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Life Martin Prosserman, the man behind Moores’ suits, opened his first store at 19

Martin Prosserman.

Courtesy of UJA Federation of Greater Toronto.

Martin Prosserman: Underdog. Patriarch. Entrepreneur. Mensch. Born Oct. 24, 1931, in Montreal; died April 6, 2019, in Delray Beach, Fla., from the effects of muscular neuropathy disease, aged 87.

When Ann and Yitzchak Prosterman emigrated from Ukraine in 1917 and signed citizen papers in Canada, they forgot to cross the T. So, their son Martin, born in Montreal, became the first Prosserman. When Martin was one, the family moved to Toronto looking for work. It was the Depression, so he grew up barefoot and hungry on Augusta Avenue.

Martin’s father abandoned his family. So, at 8 years old, when Martin’s aunt and uncle visited from Montreal, he got a lift back and lived with them. His mother and sister Frances followed six months later. He went to Baron Byng High School, and became class president.

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As a 9-year-old kid, Martin learned life lessons working in a clothing store to support his family. His associates wanted him to fail, but he refused to give them the satisfaction. This fuelled his drive to never give up.

Martin opened his first clothing store when he was 19, Vêtement Morris, in Montreal on rue Sainte-Catherine. He believed you only have one chance to make a first impression. So, he wore a suit every day. Manufacturers said he was an honest kid, so they gave him inventory to sell. He ran that store for 10 years, and eventually, with a new partner, started a discount manufacturing company Golden Brand Clothing.

Martin Prosserman stands behind the counter of his first clothing store Vêtement Morrise in Montreal.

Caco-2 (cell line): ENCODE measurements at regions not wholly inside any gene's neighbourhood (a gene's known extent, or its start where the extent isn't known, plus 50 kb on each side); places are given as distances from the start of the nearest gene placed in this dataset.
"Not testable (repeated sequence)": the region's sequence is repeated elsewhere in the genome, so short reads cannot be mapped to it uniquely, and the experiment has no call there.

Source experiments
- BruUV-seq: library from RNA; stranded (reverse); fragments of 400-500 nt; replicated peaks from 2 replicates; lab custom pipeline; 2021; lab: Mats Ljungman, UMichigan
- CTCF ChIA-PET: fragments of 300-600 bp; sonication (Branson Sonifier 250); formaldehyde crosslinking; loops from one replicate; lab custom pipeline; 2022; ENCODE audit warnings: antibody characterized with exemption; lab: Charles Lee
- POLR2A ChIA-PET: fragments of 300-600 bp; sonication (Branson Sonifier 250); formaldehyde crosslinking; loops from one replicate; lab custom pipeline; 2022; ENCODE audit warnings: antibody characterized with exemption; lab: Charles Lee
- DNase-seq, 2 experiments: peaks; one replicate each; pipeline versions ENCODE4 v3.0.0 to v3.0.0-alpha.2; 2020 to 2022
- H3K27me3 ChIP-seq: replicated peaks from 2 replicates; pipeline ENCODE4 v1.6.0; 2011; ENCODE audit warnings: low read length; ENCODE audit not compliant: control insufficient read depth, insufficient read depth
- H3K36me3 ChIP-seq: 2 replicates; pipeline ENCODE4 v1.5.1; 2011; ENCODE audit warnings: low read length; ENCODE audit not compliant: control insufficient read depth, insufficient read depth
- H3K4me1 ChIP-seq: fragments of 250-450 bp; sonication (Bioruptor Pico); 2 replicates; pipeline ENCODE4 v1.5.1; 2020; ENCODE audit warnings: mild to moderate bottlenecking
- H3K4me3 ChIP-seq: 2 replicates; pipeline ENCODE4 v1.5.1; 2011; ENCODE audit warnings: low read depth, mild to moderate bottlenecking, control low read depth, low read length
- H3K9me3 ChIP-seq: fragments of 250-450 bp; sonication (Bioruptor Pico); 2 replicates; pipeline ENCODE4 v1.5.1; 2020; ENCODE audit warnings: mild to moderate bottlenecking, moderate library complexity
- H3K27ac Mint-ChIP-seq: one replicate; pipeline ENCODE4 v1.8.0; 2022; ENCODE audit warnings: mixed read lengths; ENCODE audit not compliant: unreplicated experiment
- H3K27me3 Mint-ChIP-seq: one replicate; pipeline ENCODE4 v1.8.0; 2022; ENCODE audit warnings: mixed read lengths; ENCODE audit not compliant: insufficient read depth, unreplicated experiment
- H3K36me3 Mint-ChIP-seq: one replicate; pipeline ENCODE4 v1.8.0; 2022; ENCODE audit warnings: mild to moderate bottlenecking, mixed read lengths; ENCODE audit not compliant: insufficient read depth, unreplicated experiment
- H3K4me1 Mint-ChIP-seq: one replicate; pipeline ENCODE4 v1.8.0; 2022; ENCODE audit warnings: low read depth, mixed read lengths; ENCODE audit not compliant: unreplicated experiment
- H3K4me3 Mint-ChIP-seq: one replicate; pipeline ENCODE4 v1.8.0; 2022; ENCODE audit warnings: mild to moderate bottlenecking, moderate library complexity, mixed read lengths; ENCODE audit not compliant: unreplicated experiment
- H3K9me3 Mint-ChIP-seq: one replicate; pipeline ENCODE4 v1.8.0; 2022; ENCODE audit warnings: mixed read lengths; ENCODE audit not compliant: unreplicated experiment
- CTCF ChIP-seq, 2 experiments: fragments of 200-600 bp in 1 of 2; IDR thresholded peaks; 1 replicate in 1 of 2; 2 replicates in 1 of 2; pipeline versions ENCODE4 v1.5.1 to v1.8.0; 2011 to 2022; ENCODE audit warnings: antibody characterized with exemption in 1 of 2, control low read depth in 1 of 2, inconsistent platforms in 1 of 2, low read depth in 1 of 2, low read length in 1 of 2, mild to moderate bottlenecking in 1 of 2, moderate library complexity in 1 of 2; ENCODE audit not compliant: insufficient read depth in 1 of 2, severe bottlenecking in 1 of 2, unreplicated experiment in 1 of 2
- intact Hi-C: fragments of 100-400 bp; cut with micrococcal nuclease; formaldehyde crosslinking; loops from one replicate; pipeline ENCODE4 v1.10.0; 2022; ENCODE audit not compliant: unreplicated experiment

Courtesy of the Family

At 15, Martin met Ellen Litner and they became high-school sweethearts. They had amazing chemistry; she was the Cinderella to his bulldog. Life took them in different directions. When they met again at 25 at the Montreal YMHA, they both broke off engagements and got married. Three sons would follow. And, no matter how busy Martin was at work, he would make time every weekend to drive his family up to their Laurentians family cottage.

He had a dream of building a vertically integrated company that made and sold garments. In 1976, he bought a factory in Montreal. Then, in 1980, Martin started the Canadian company that put him on the map: Moores the Suit People.

He believed you’re only as strong as your weakest link and he chose to work with his three strongest: his sons. Gary, Ron and Brian joined their father to build the family business.

When Moores had 20 stores, Martin liked to talk about how Sears asked him not to open any more. Martin didn’t think failure, he always transformed his misfortune into good fortune. Within two years, he had 45. In 1999, at 67 years old, with 98 stores, over 2,000 employees and over 20 per cent Canadian market share, Martin sold the business.

After selling the business, Martin moved to Toronto. He continued donating to charity and started a private investment company with a name that hearkened back to his roots – Augusta Holding.

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He acted tough in business, but underneath, was a compassionate man. His happiest years were in high school and his last few with Ellen. They were happily married for 46 years until she died in 2002.

Martin felt very fortunate to be Canadian. He believed his family was his greatest achievement. In his last weeks, Martin met his first great-grandchild, Max. They have the same blue eyes.

My grandpa told me if he ever came back in this world, he would do it all the same way. He always said, you have to dance the way the music plays. He taught me that you have to crawl before you walk, and walk before you run. Martin made our family name. On my last visit, he said it’s time for the next generation to run with it now.

Martin was the first Prosserman. He left behind nearly 20.

Jeffrey Prosserman is Martin’s first grandson.

To submit a Lives Lived: lives@globeandmail.com

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Lives Lived celebrates the everyday, extraordinary, unheralded lives of Canadians who have recently passed. To learn how to share the story of a family member or friend, go to tgam.ca/livesguide

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